Mario (2m 35s):
SAP is this large software company that back then nobody knew of. They were already pretty large and predominant. And then in 2001, right, two weeks after September 11 happened, I moved to the US to Palo Alto where we are really in the middle off the Silicon Valley, you know, and the Silicon Valley is area from… depending on how you define it, but let’s say it’s San Francisco down to San Jose, about 60 to 80 kilometers distance. And the Silicon Valley is also the birthplace basically of Atari.

Mario (3m 7s):
Atari was, 30 years ago, s super dominant company here, apparently where Steve jobs and Steve Wozniak are also programmed for them and worked for them. And there was a lot of, I think, LSD involved. So it was, it was apparently a great place to work I understood.

Rob (3m 28s):
I hope it’s still is. And that’s one of the reasons why you, or you want to be there as well. So Mario in a day like today, you know, we had a pre chat and we talked a bit about coronavirus, but what are you doing nowadays? What’s your, you know, what’s moving you nowadays. What is your, your regular days look like

Mario (3m 44s):
During the pandemic, where we have lockdown? I, I have the feeling I have more work in the sense of, I have more time to spend on my writing. So many of the listeners may know me from my book enterprise gamification, where I wrote about how to use gamification back then in the enterprise environment for employees, for clients, for partners, not so much in a marketing or entertainment space or loyalty program space or in the real I enjoy writing books.

Mario (4m 17s):
So it helps me to structure the knowledge that I’m working on and let’s me see the gaps that I have so that I can research that. And often I find a lot of new stuff that I was not even made aware that existed. So writing a lot, typically my day looks like in the morning is my writing thing. It takes me some time to get into the writing of the flow, so to speak, it can be highly flow kind of thing. But then I write about two to three, four hours, depending on how good I am on the road.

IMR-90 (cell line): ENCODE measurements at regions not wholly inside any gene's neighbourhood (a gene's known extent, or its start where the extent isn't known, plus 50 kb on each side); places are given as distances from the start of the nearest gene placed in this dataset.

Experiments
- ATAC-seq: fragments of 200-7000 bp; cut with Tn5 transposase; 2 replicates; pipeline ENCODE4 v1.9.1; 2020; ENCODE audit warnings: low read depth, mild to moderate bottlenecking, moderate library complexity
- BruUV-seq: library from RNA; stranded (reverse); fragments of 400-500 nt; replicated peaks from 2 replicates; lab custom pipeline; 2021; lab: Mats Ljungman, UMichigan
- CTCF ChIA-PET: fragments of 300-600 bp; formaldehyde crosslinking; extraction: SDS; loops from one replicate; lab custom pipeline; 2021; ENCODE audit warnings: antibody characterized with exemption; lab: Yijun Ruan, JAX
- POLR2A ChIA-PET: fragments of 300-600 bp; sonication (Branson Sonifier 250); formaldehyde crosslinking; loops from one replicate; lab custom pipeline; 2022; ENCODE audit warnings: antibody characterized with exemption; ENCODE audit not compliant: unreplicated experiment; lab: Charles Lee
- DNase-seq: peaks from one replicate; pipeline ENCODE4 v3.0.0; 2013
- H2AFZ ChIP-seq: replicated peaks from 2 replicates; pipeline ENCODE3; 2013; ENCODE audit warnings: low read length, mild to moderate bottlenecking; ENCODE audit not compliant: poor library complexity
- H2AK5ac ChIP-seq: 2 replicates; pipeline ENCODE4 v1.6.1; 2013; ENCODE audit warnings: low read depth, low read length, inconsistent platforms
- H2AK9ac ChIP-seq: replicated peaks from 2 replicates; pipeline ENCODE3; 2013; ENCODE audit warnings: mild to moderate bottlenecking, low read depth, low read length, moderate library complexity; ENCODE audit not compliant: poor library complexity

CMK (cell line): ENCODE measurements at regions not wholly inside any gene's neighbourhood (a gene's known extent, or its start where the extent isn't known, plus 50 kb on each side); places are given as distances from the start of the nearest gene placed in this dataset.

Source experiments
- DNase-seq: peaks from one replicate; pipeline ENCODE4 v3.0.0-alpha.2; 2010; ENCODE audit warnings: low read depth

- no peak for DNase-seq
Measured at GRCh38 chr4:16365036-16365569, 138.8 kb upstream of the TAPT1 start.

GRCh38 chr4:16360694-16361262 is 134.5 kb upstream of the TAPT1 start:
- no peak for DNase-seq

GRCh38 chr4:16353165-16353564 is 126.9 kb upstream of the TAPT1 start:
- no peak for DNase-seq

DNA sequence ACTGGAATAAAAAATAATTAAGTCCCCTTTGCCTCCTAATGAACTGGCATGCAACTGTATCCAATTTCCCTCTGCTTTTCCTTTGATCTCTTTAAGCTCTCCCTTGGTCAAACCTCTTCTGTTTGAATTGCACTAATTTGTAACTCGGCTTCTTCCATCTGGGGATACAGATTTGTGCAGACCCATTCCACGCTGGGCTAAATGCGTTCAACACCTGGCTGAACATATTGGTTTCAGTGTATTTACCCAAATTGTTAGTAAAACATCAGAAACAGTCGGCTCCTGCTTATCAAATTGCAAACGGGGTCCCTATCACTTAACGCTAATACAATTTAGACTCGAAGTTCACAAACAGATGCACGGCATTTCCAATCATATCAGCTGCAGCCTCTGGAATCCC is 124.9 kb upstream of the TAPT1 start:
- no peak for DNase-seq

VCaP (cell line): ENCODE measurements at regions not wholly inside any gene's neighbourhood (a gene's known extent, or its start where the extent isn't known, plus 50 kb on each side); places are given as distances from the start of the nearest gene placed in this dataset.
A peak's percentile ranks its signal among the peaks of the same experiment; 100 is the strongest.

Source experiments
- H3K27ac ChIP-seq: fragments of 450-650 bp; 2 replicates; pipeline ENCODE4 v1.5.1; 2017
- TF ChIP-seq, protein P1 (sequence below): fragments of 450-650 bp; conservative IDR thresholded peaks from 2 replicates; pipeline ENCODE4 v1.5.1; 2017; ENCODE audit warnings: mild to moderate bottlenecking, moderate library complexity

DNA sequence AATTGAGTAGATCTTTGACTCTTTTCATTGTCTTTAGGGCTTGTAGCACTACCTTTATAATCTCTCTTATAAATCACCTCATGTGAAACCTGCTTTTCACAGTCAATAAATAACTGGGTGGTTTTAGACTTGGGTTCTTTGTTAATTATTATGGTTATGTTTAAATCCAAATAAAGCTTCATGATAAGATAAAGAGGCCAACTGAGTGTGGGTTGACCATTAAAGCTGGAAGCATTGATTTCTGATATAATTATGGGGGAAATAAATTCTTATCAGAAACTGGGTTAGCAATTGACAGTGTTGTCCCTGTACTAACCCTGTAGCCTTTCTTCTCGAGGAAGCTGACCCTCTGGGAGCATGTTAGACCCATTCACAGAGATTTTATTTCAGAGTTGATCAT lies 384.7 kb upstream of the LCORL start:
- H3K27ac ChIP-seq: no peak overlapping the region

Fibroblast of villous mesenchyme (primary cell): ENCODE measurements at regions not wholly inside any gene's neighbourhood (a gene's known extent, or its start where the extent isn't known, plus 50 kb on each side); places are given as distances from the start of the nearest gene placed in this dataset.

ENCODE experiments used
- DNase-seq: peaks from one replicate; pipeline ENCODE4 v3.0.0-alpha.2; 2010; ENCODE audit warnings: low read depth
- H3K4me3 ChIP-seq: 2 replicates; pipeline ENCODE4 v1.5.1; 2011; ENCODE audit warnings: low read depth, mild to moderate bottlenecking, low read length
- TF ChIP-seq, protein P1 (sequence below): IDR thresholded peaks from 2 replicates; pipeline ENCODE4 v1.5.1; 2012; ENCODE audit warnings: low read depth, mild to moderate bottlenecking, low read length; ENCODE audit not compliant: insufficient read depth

Mario (4m 47s):
And then mostly the afternoon is spend on reading and doing other stuff, basically doing the routine stuff, sending emails, preparing stuff, slides, whatever is necessary. So this is during Corona during a lockdown like this. During other times, I’m traveling a lot. I’m giving a lot of talks or doing workshops. So I have more uninterrupted time to write books at the moment

Rob (5m 14s):
That is a perk, one of the few ones that we can have from a situation like this one. Mario, we always like to talk to our guests and we will be getting into other things about, because we know you were very deep into gamification. You have a book and gamification now it’s probably not your main dedication or you’re probably not even doing much in that sense, but we want to go back in history. We want to tell, you know, talk about a story about a time when you used, you were creating games or a game fight strategy. And, you know, there was a fail or first attempt in learning.

Rob (5m 45s):
It didn’t go as well as you expected. Can you tell us that story? And of course, what can we learn from that? And reveal as many names as you can, and, you know, hide as many as you need as well.

Mario (5m 55s):
Okay. So we’re not going to go back here and maybe even going back before the time of SAP, where basically it started with gamification where we started using this term, like everywhere else in the industry. But I’m maybe going back actually to the eighties, I was a teenager in the eighties and the most popular computer was at home. Computer was then the Commodore 64. Some of you are maybe way too young to remember that, but it was, it was significant because it was the first, I think home computers sold millions that you could program.